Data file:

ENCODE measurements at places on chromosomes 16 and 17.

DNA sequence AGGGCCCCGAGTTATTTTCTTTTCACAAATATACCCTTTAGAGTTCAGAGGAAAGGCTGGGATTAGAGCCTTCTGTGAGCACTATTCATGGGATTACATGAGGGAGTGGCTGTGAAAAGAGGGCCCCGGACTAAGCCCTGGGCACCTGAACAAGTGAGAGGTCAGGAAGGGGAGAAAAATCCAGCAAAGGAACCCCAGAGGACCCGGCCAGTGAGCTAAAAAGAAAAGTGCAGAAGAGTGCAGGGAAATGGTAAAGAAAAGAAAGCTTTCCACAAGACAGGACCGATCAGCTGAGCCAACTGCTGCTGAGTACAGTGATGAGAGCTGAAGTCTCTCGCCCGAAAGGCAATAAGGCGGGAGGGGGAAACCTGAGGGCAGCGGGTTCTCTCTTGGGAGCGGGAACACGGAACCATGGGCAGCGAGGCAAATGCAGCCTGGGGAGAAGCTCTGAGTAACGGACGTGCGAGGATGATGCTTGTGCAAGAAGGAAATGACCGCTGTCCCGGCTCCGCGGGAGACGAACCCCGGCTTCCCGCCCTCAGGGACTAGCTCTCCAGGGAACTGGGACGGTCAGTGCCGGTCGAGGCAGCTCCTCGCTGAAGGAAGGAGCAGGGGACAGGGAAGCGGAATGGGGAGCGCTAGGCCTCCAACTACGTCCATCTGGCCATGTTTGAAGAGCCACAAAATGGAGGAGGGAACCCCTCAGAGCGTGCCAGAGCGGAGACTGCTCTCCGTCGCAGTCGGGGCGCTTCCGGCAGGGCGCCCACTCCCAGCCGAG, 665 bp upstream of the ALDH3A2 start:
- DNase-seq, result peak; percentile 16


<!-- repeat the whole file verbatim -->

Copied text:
ENCODE measurements at places on chromosomes 16 and 17.

DNA sequence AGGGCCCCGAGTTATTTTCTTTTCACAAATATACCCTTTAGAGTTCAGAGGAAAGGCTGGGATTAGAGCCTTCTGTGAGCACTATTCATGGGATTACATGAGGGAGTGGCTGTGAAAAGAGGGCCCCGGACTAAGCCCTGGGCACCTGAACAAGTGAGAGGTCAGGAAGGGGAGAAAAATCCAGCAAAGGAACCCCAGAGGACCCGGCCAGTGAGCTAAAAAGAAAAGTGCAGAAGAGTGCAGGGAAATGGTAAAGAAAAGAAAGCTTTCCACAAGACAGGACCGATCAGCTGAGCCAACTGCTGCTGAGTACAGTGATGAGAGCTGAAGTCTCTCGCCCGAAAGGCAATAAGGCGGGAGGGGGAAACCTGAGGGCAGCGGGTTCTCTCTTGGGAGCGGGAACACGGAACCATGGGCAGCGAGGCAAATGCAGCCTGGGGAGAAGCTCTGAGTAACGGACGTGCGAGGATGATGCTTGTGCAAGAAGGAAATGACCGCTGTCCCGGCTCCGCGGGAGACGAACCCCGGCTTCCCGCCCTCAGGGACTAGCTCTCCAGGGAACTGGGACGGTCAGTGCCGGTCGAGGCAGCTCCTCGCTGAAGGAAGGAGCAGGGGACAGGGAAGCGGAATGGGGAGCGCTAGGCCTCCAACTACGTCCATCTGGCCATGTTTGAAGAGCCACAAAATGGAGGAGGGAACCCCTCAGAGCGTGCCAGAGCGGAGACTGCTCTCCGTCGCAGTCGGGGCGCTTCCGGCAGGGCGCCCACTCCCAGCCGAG, 665 bp upstream of the ALDH3A2 start:
- DNase-seq, result peak; percentile 16